"I'll do it myself," she said, "and you can tell the cow goodbye."

She thought it funny that I had memorized my part by laying the play book on a newspaper under the cow while I milked. Really, it was my best study time. My face burned a little when Ferra Lemmon walked up to the corral gate once, and caught me reciting to the cow.

Our first wintery blast. The north wind shook all the windows and sent it's icy fingers in through every crack. Even the inside of the house had a frosty breath. All that is left of the coal pile is pulverized powder, and our wood isn't sawed. The weather has been fair, and the wood Winferd chopped has held out until last night. I kept just enough to start the furnace this morning. I kept the baby in bed as late as I could, because we had no heat. When I looked out, I saw that Elsie had crawled through the corral fence, and was under the pearmain tree gorging herself on apples. After I lit the furnace with our last piece of wood, then covered it with smudgy coal dust, I put breakfast on, and routed the kids off to school.

Lolene followed me back and forth in her walker. "Terry, take care of little sister while I milk," I said.

Taking a bucket of dairy mash, I tried to coax Elsie out from under the apple tree. Disdainfully she sniffed at the bucket and began picking more apples. Slipping my hand through her halter, I gently led her toward the corral. At the gate, she shook her head, which plainly meant, "No." We were deadlocked. I pulled and she pulled, and neither of us budged. She barely had her nose in the gate, and I realized she was the biggest. Helplessly, I prayed, "Heavenly Father push her in." There was no one else to call upon.

Well, he didn't push her in, but he helped me use my brains. On the ground close by, lay three feet of rope. Still hanging to the halter, I picked it up and knotted it through the ring at the cow's chin, tying the other end through a knothole inside the corral fence. Then I got behind, 232232 gave Elsie a boot with my foot, and she went in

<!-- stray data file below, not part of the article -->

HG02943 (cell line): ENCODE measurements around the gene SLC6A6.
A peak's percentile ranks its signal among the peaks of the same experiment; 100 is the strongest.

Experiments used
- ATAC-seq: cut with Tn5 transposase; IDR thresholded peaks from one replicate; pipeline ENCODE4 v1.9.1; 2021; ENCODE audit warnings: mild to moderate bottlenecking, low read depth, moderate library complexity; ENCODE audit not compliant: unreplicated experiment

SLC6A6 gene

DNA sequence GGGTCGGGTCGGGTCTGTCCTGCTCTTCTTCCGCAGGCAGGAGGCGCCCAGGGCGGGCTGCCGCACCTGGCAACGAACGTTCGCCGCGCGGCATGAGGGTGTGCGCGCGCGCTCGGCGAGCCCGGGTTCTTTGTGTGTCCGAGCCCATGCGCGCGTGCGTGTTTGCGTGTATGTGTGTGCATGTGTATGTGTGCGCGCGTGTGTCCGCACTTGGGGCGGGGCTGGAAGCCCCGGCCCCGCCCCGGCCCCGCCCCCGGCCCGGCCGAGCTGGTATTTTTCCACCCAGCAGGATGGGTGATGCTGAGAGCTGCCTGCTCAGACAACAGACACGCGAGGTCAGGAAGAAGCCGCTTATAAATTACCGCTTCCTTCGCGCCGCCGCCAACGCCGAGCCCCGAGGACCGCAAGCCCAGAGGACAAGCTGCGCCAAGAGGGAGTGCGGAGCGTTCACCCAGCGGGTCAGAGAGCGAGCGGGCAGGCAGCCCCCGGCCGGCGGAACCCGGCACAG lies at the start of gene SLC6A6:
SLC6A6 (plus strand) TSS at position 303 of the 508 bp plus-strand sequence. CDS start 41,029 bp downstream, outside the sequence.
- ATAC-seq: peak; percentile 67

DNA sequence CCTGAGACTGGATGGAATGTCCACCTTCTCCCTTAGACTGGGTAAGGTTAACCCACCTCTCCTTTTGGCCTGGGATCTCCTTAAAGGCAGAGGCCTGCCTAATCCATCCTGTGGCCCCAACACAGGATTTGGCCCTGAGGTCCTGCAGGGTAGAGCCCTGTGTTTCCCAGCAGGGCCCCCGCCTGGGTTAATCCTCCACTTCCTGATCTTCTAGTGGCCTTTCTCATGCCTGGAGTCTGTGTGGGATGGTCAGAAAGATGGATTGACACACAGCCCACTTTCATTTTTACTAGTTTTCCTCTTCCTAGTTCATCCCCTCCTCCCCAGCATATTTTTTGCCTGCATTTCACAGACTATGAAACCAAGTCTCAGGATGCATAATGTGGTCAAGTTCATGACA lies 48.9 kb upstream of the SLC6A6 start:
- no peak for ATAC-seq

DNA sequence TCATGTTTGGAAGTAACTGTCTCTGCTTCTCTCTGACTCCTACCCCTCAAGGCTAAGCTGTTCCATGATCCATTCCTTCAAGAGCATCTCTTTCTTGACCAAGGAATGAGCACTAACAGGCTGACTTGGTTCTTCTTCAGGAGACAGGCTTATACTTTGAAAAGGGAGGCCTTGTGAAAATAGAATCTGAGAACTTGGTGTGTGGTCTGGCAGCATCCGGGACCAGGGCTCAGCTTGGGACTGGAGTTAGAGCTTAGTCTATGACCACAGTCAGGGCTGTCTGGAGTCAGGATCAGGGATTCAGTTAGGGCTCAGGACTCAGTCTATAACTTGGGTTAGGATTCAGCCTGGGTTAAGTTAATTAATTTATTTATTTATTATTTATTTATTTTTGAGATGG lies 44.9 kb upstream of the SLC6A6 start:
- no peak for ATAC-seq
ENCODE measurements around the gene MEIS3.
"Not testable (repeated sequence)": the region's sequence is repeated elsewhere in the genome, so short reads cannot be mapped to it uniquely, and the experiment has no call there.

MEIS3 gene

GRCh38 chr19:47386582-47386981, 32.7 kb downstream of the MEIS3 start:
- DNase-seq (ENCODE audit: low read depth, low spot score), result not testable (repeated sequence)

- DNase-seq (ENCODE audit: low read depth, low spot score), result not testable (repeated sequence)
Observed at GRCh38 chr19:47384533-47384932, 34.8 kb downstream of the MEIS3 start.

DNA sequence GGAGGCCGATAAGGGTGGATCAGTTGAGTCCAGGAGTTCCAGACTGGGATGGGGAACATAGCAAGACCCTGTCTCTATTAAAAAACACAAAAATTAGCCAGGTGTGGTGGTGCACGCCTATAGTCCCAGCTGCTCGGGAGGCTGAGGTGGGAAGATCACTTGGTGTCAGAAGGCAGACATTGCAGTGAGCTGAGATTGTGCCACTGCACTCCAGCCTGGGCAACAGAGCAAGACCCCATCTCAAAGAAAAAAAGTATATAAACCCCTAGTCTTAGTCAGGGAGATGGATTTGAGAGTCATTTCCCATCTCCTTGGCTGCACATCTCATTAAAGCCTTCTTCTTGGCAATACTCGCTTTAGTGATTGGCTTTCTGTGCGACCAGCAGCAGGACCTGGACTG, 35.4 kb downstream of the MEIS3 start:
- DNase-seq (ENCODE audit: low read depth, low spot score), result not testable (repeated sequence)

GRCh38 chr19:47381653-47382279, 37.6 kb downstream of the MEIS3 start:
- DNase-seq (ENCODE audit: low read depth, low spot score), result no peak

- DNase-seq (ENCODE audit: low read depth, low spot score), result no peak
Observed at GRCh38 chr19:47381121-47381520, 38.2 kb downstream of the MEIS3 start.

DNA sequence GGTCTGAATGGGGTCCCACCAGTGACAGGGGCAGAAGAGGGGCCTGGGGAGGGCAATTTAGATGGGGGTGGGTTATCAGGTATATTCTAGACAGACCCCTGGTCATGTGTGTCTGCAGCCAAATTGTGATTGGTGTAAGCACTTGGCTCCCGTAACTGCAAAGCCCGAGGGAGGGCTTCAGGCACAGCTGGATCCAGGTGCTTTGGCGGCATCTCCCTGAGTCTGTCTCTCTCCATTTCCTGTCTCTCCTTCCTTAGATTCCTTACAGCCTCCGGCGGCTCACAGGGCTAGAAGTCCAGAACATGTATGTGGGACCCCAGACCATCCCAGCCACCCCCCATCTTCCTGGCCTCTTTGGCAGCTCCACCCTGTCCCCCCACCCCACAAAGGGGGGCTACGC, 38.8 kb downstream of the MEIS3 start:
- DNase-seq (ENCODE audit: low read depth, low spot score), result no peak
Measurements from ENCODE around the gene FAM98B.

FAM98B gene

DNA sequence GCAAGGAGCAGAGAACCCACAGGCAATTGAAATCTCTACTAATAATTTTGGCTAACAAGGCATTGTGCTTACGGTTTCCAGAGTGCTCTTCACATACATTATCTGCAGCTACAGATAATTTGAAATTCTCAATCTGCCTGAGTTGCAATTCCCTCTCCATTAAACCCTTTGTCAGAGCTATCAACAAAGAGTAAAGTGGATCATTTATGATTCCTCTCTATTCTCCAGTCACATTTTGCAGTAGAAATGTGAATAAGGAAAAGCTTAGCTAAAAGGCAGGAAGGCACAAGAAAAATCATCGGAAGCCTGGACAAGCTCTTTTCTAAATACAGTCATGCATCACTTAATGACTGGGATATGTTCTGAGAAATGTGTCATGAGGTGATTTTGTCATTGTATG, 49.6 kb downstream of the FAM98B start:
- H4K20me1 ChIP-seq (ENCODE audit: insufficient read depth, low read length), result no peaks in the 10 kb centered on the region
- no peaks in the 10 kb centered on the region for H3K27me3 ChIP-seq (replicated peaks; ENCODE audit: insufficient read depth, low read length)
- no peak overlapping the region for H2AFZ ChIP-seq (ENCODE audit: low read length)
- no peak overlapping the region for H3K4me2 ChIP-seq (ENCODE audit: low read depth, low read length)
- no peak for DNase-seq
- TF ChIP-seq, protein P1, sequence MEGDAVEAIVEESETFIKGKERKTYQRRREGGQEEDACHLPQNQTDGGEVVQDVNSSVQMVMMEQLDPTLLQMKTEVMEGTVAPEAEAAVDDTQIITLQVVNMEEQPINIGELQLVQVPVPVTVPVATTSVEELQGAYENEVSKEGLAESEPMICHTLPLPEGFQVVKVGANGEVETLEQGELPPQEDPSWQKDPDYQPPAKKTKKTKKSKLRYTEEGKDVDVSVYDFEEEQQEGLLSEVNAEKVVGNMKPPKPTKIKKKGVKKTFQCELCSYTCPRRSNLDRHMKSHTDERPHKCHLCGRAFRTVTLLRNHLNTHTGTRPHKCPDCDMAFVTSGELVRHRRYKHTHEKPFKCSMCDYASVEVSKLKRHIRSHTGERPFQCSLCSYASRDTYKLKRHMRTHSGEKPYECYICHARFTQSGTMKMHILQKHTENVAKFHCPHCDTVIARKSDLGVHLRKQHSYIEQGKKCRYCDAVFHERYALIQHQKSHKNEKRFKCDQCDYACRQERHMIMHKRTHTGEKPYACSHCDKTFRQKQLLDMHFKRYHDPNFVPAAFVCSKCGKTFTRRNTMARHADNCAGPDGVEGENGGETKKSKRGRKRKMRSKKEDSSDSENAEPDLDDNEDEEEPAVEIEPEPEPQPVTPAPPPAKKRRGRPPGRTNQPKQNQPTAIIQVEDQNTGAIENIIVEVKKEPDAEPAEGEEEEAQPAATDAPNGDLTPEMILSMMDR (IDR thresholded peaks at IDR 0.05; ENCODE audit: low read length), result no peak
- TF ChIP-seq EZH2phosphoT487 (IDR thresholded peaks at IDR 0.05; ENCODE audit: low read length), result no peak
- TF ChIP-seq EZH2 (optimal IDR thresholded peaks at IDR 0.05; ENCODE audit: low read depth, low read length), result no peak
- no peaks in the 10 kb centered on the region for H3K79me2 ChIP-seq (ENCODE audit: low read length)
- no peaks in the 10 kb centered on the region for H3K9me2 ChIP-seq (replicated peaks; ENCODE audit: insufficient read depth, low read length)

When I went to the house for hammer and nails to fix the fence, Grandpa Gubler was in the kitchen talking to Terry.

"Should I get Clinton or Walter Segler to come saw the wood?" I asked.

Grandpa looked surprised. "I thought the oil you got Saturday night was for your furnace."

"No, that was for the water heater.'

"My goodness," he said, and went out and picked up our dull old axe.

I rummaged through Winferd's lumber scraps for a board to fix the fence. The ragged overalls of Winferd's that I was wearing were drafty. The seat and knees were gone. Grandpa dropped the axe and followed the board I was dragging.

"Let me fix that fence," he said.

"I can do it."

I trotted around the haystack with my board, but Grandpa picked up my hammer and took the board. I let him. Men have their superior moments. I washed Old Maude off and sat down to milk, and Grandpa fixed the fence and cut a pile of wood. I was on top of the haystack throwing down feed, when he backed out with his car.

"They've got too much hay down there now," he called. "They waste it when you feed too much."

I hesitated a little with the fork, but he was still watching, so I sat on top of the stack, and slid down into the manger. Sliding down the haystack is the part of doing chores that I like.

Norman phoned Max Jepson, and he delivered a load of good, clean coal. Let the wind blow!